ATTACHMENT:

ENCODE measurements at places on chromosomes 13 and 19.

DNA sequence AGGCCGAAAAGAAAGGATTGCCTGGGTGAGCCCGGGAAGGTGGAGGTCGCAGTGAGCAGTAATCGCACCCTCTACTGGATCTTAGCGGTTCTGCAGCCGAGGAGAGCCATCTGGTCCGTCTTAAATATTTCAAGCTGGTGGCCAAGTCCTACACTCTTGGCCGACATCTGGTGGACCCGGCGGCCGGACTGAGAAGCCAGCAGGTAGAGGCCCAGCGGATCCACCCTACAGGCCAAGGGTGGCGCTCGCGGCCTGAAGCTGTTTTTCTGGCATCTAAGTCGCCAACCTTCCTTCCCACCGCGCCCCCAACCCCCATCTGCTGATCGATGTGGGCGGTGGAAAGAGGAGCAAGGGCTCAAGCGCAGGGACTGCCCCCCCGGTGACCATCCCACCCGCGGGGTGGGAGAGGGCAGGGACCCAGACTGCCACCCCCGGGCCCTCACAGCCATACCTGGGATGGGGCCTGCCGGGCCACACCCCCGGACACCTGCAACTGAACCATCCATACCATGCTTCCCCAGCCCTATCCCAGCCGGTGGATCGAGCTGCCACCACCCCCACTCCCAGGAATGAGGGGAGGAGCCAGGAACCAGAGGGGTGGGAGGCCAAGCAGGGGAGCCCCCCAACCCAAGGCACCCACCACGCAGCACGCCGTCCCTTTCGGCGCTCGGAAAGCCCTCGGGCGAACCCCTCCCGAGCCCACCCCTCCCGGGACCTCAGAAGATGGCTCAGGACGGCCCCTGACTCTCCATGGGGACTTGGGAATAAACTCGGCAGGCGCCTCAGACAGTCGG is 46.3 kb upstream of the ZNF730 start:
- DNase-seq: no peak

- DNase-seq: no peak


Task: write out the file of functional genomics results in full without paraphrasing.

ENCODE measurements at places on chromosomes 13 and 19.

DNA sequence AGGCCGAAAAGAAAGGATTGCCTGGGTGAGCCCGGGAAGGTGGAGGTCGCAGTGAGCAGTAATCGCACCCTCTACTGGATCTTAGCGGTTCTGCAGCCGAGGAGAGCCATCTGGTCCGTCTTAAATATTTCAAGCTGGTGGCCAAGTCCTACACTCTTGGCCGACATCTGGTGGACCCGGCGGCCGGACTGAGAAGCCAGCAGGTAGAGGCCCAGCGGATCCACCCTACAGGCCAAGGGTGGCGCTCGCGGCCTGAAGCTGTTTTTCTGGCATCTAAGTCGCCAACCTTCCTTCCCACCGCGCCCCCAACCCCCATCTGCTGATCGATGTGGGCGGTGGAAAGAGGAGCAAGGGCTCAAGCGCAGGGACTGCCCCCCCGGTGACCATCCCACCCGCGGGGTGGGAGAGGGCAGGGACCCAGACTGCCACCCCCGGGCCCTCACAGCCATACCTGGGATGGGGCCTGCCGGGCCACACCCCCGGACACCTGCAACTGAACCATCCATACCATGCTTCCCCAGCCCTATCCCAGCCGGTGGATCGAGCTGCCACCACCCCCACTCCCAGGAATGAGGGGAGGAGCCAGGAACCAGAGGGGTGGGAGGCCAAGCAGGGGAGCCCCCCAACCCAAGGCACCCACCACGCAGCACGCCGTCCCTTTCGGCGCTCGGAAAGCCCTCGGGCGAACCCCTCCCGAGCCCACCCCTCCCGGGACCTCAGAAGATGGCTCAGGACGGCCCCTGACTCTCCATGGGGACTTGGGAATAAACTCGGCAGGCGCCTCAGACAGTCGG is 46.3 kb upstream of the ZNF730 start:
- DNase-seq: no peak

- DNase-seq: no peak